Even the most vigilant observer of records management trends could be forgiven for not noticing, but over the last year or so, a revolution has come to Federal agency records management.
This revolution has been a long time coming and the seeds of change were probably first planted more than seven years ago with the Obama administration’s release of the Presidential Memorandum on Managing Government Records, as well as the resulting NARA/OMB joint memorandum M-12-18, which provided both a strategy and a set of agency deadlines for complying with the Presidential Memorandum.
The Universal Electronic Records Management Requirements
But despite the Presidential Memorandum and M-12-18, things really didn’t heat up until earlier this year with NARA’s somewhat surprising release of their Universal Electronic Records Management Requirements (UERM), a simplified, broadly defined set of high-level program and functional requirements for managing electronic records at all Federal agencies.
The UERM requirements officially hit the streets in August and are the product of NARA’s new Federal Electronic Records Modernization Initiative (FERMI).
The FERMI initiative was launched earlier this year with two stated goals:
- To help agencies obtain electronic records management solutions and services fitting their needs through an improved procurement process
- To proactively address changing trends in electronic records management by setting policy for new solutions and services
Intended to support FERMI’s goals, there are a total of 94 UERM requirements. Each requirement is divided into one of two groups: ‘life cycle’ requirements or ‘transfer’ requirements. Each requirement is also designated as either a ‘Program’ requirement (meaning it is intended to help an agency create the proper environment for a successful electronic records management implementation) or a ‘System’ requirement (indicating it is a technical feature or function that an agency would need to implement a successful records management system).
Some UERM requirements are mandatory (marked as ‘Must Have’) and some requirements are considered preferred, but optional (marked as ‘Should Have’).
The life cycle requirements are divided into one of six information life cycle phases: Capture, Maintenance and Use, Disposal, Transfer, Metadata, and Reporting. Each transfer requirement applies to one or more record types, such as Electronic Messages, Social Media or Video.
Unlike previous records management solution certification processes, vendors will self-certify their records management solutions and services offerings against the UERM requirements. This self-certification will significantly reduce both the development cost of the solutions and the amount of time it takes to bring new offerings to the market.
Schedule 36 Changes
The National Archives is equally determined to support FERMI’s goal of making it as easy and cost efficient as possible for Federal agencies to procure and implement new records management systems and they have enlisted the General Services Administration to support their efforts.
Working with NARA, GSA’s Integrated Workplace Acquisition Center incorporated the UERM requirements into its existing Multiple Award Schedule 36 to better align the schedule to meet continuously evolving information life cycle management needs of Federal buyers.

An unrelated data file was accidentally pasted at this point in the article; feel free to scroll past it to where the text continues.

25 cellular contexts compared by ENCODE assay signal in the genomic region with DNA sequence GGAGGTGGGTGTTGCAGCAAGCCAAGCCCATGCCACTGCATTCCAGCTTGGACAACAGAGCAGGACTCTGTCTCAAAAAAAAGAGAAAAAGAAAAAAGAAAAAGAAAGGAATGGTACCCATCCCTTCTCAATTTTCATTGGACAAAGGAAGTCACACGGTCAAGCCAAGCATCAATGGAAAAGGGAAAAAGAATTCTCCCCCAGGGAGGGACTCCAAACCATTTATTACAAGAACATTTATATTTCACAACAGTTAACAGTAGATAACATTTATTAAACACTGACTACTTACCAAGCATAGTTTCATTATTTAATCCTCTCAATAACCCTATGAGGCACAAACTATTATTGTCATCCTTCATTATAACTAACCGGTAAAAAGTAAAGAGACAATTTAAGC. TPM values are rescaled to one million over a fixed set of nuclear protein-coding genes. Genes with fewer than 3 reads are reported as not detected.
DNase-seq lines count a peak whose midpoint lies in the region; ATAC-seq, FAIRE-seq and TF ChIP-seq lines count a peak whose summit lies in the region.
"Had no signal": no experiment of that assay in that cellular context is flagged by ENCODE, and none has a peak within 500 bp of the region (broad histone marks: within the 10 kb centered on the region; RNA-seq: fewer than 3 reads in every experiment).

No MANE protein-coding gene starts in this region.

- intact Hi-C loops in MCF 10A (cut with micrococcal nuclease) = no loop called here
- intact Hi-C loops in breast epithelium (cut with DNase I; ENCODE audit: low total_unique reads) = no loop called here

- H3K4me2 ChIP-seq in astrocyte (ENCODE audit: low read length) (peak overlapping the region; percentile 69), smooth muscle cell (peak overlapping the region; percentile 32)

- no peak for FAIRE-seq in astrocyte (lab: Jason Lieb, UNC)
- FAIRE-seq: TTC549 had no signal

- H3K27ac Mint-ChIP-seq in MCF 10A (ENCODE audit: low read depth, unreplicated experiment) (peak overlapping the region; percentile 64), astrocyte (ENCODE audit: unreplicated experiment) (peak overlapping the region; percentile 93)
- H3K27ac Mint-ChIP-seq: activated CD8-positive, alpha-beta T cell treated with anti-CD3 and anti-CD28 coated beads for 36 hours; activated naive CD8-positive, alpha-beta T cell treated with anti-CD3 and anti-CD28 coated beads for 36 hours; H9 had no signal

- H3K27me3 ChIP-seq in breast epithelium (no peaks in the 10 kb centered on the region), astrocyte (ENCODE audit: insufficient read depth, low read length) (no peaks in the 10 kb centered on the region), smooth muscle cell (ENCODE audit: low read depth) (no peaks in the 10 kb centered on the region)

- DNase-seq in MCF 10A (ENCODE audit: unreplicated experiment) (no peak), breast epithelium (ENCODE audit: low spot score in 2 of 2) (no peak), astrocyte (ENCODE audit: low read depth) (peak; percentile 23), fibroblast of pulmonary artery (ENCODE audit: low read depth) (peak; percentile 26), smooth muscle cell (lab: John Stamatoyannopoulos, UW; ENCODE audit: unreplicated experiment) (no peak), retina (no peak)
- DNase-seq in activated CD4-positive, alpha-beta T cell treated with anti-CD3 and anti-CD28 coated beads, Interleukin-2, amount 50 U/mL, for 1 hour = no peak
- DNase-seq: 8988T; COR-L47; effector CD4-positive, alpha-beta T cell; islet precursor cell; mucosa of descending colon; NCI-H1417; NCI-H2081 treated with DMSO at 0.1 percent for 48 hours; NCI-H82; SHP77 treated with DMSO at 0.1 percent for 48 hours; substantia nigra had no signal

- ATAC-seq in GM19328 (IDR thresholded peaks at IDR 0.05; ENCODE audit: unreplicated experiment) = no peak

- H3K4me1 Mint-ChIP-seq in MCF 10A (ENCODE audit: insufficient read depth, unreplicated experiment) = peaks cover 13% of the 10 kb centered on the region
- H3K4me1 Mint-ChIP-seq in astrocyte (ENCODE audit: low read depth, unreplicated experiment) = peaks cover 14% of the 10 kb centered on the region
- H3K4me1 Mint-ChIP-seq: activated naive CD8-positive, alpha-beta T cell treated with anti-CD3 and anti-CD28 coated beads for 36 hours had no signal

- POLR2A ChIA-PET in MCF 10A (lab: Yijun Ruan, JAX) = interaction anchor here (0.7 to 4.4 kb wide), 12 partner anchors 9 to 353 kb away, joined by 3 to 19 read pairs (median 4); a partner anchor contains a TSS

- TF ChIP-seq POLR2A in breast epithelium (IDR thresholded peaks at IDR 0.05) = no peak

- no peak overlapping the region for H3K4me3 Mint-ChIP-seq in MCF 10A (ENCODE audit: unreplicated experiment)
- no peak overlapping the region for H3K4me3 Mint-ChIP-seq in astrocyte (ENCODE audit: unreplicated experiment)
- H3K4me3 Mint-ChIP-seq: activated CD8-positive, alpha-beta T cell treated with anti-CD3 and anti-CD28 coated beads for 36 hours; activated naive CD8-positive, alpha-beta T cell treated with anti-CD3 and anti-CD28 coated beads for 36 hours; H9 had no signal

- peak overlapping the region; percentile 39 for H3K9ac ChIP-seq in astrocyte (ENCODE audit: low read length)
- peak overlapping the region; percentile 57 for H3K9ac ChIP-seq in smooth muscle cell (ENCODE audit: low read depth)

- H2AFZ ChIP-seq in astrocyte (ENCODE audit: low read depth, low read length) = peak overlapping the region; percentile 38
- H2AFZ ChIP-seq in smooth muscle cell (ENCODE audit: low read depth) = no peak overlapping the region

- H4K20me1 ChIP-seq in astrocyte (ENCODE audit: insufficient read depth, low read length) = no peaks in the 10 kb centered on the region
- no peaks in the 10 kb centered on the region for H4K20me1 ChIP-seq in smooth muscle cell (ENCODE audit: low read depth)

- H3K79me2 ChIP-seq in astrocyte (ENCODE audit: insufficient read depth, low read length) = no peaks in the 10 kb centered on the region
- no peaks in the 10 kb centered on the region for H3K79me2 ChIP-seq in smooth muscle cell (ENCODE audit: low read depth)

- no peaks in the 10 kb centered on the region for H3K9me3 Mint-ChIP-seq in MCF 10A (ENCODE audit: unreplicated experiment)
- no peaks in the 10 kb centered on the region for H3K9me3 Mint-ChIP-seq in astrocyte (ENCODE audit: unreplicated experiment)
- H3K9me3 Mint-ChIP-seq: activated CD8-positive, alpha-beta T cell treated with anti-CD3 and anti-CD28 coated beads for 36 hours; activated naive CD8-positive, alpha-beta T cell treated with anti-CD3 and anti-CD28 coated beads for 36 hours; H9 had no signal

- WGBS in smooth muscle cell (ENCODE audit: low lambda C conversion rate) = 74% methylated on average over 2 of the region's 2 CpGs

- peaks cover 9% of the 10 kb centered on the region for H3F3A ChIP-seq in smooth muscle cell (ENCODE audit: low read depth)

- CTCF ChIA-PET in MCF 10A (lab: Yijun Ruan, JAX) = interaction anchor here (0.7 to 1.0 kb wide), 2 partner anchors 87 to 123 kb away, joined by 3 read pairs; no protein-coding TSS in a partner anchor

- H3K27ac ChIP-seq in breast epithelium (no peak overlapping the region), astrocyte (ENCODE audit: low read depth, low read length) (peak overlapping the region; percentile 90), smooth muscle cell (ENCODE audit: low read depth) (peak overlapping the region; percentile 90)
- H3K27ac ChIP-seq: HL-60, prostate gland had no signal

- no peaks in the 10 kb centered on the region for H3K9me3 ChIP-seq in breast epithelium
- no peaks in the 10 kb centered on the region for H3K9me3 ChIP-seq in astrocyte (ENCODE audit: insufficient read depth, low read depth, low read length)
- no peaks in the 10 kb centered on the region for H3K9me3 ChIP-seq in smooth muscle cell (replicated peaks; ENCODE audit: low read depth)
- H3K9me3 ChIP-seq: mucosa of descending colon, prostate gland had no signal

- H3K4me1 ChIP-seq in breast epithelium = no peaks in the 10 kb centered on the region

According to GSA, agencies will benefit from procuring their records management solutions and services through the updated Schedule 36 because:
- Contractors will have certified their solutions and services against the UERM requirements, helping to ensure records are reliable, authentic, have integrity, remain usable, and include the necessary content, context and structure
- Contractors have already been vetted for technical, performance and fiscal responsibility
- Discounted pricing, terms and conditions are pre-negotiated
- Schedule orders count towards small business goals
In addition to the Schedule 36 changes, GSA’s Unified Shared Services Management (USSM) office teamed with NARA to help ensure the success of the UERM requirements.
Created in 2016, USSM’s mission is to drive agencies to reduce costs and eliminate redundancies by sharing investments in administrative services common across all agencies.
Traditionally, agencies have each spent millions of dollars building their own unique electronic records management solutions – even though every Federal agency has very similar information life cycle management requirements they must all meet.
The USSM is working with NARA to make similar UERM-compliant records management solutions accessible to all agencies through shared services. Implementation of these new shared services will result in broader agency cloud adoption, increased efficiency for agency records management, improved inter-agency information sharing and substantial cost savings.
Next Generation Federal Records Management
The significance of the NARA’s release of the UERM requirements, GSA’s efforts to streamline the records management procurement process, and the work of the Federal Electronic Records Modernization Initiative cannot be overstated. This is a clear message from the Federal government that the days of complex, burdensome, stand-alone records management ‘applications’ are finally over.
According to their draft strategic plan, NARA will no longer accept non-electronic permanent records after December 31, 2022. Meeting this requirement in little over five years will likely mean the greatest overhaul of Federal records management in a generation and agencies will have to leverage the most advanced technologies available today, including cognitive systems, content analytics, and big data solutions. Just the types of next generation records management technologies the UERM requirements are designed to support.